Aviemore & Nairn

After a very wet day trapped in the house (where mum spent most of the day reading this website), we headed east to avoid more rain. The long drive up Loch Linnhe, then the Great Glen and Glen Spean brought us to civilisation once more at Newtonmore, and then a few miles later at Kingussie we stopped for the first time to explore Ruthven Barracks. After that, we headed north through Strathspey to the Caingorm Mountain Resort and then into Aviemore. A detour brought us to the unexpected delight of Carrbridge, after which we passed through Grantown and then across wild moorland to Nairn. Our penultimate stop was at Clava Cairns on the outskirts of Inverness, and then finally in Beauly for tea.

Ruthven Barracks

The Barracks at Ruthven near Kingussie were built in the wake of the 1715 Jacobite Rebellion and completed in about 1719. In 1724, General Wades Military Road arrived at the site, and soon after the stable block was added to the rear of the main barracks. Twelve years later, after the second uprising in 1745/6, the barracks were destroyed by the retreating Jacobites, and have stood in their ruinous state ever since. It is perhaps, therefore, testament to the builders that they still form such an impressive sight in the landscape!

The site was originally that of a castle built in c1229, although the mound is natural - a result of the Ice Age! Between 1229 and 1746 a substantial village existed on the nearby hillside, overlooking the Spey, but after the barracks were abandoned, the planned town of Kingussie across the valley took over.

Cairngorm & Aviemore

The Cairngorm Mountain Resort is a Ski centre on the slopes of the second highest mountain range in the British Isles - After Ben Nevis of course! The Road climbs to a staggering 2000ft or more, and from the car park a Funicular Railway then takes skiers and tourists alike (Depending on season) up to the top station, not far short of the summit of Cairngorm. Unfortunately, the views have none of the beauty or grandeur of the West Highlands.

Far down in Strathspey below, Aviemore has been an important resort, especially for winter sports, since the 1960's when the vast hotel complex was built. It is now also the western terminus of the Strathspey Railway - a private steam railway to Boat of Garten, with aims to extend to Grantown on Spey. The town is pleasant enough, but belies its 1960s origins a little too obviously.


Heading for Grantown, I spotted a sign for '18th Century Bridge', and a few minutes later we were in Carrbridge, admiring this peculiar structure, Back in Somerset, the packhorse bridge is a relatively familiar idea, if not sight on Exmoor. However, in Scotland it is unexpected. The old bridge in Carrbridge was built in 1717 primarily to allow funeral parties to cross the river when it was in spate. However, it was also part of an important trade route north and south, as evidenced by the fact that the A9 would later pass next to it. Despite being damaged several times by floodwater, the arch itself still stands, and the bridge was still being used long after the parapets were swept away!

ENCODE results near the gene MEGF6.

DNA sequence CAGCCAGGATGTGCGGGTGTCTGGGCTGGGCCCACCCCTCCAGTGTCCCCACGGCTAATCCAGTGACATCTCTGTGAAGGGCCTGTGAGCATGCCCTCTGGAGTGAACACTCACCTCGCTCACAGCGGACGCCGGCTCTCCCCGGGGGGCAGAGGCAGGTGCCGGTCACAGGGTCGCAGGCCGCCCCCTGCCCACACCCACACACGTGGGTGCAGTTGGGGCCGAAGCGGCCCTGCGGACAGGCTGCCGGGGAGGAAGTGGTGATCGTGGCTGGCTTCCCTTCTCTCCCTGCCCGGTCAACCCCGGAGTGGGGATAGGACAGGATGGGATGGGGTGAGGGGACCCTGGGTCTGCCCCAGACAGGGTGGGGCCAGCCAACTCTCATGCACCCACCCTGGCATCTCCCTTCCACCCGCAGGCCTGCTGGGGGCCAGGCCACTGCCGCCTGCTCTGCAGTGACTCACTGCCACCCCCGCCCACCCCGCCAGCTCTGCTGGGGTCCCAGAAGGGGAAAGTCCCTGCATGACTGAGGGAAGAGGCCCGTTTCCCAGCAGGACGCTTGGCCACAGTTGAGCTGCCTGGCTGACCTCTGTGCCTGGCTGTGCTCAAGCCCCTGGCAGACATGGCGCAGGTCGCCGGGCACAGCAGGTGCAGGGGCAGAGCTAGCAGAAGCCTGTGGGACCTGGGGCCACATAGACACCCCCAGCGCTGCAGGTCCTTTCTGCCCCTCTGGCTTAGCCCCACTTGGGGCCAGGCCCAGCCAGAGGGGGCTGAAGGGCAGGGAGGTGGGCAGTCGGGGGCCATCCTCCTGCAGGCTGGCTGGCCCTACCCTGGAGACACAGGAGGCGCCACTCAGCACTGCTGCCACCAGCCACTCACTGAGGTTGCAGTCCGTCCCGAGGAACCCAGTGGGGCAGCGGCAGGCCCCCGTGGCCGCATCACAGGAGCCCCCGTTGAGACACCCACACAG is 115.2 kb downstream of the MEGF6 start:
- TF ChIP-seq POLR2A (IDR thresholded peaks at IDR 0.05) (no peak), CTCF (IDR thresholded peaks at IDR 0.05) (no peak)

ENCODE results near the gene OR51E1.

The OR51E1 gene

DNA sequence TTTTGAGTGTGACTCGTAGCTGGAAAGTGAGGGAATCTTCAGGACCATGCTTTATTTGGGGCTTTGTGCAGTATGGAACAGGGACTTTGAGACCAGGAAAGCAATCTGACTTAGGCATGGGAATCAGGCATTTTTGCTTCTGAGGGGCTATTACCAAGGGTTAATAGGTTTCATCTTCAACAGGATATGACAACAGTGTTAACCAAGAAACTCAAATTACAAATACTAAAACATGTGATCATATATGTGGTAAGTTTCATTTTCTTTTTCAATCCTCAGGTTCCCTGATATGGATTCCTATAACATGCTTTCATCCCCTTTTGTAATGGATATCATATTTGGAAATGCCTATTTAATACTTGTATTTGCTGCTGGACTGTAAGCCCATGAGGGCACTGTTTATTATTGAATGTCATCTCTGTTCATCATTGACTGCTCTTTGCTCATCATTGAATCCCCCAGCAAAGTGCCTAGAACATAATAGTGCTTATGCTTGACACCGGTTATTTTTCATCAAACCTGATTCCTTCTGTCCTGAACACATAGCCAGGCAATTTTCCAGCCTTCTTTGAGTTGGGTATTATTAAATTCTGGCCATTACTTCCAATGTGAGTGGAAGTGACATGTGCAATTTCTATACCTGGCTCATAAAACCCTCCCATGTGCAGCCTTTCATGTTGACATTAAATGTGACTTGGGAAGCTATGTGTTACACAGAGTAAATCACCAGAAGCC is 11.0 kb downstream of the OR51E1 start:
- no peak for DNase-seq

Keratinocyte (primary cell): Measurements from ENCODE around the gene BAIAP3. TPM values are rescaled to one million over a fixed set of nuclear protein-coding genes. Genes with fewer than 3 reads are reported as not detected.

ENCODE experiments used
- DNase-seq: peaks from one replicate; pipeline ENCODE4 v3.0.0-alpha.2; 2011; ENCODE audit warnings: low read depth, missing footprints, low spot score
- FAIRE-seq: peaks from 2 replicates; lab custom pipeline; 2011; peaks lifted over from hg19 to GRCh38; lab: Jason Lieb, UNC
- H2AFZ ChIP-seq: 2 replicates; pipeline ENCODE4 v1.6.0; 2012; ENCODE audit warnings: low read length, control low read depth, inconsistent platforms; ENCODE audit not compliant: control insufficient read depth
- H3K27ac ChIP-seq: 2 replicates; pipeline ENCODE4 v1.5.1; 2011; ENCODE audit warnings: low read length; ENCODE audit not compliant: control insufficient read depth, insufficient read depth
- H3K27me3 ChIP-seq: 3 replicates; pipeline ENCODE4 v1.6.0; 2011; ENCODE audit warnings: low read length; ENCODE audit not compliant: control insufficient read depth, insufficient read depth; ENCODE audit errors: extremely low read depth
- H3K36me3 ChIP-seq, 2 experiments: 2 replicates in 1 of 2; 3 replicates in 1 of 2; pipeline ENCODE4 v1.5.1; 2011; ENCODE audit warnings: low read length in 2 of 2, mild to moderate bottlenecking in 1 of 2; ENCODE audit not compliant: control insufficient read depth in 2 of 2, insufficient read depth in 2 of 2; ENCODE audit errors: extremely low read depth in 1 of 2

We never did stop in Grantown, instead continuing northwards to Nairn. Here, we stopped briefly to look at the small harbour - now a marina - and the sizeable beach which bares a remarkable resemblance to that back at Burnham, except that Brean Down is missing at the end of the view, and 'Wales' goes the wrong way!! Having stopped in Nairn before, I know it is a pretty little town, but it was getting late in the day so we headed on, hoping not to be home too late as I was due in work at 6am the next morning!

Clava Cairns

Just outside Inverness, and not that far from Culloden, the Clava Cairns are a neolithic burial ground consisting of three main cairns, each ringed by standing stones. There is also a smaller, later cairn structure. Two of the cairns are passage graves, with all sorts of peculiar patterns (both inscribed and structural) identified by the archaeologists over the years. Some relate to the colours of the stones, others to the way that the stones are taller near the entrance than at the back. Of course, they have both become roofless in the intervening 3 or 4000 years!
The other main cairn is a doughnut shape, without entrance, and may have been more of a ceremonial site than a burial chamber, although I think some remains were found within. The stone infill is apparently shaded differently, in segments (ie different colours), and where the 'boundaries' of these segments reach the edge, stone banks extend to the stone circle outside. I don't think anyone really understands why! The picture on the right are a mix of this visit, and my previous one.


We eventually arrived in Beauly, at tea time, and found that almost everything was shut. Well, when the Priroy in Beauly is shut, that is almost everything. The big gates were all padlocked, even though someone was still wandering around inside, but we couldn't be bothered to find another way in. The picture on the right is from my previous visit. The Priory was founded in 1220, and then abandoned in the reformation of 1560. The church remained in use for the townsfolk, but the other buildings were robbed to build Inverness Castle in 1563. The church later became derelict when the town could no longer afford to maintain it.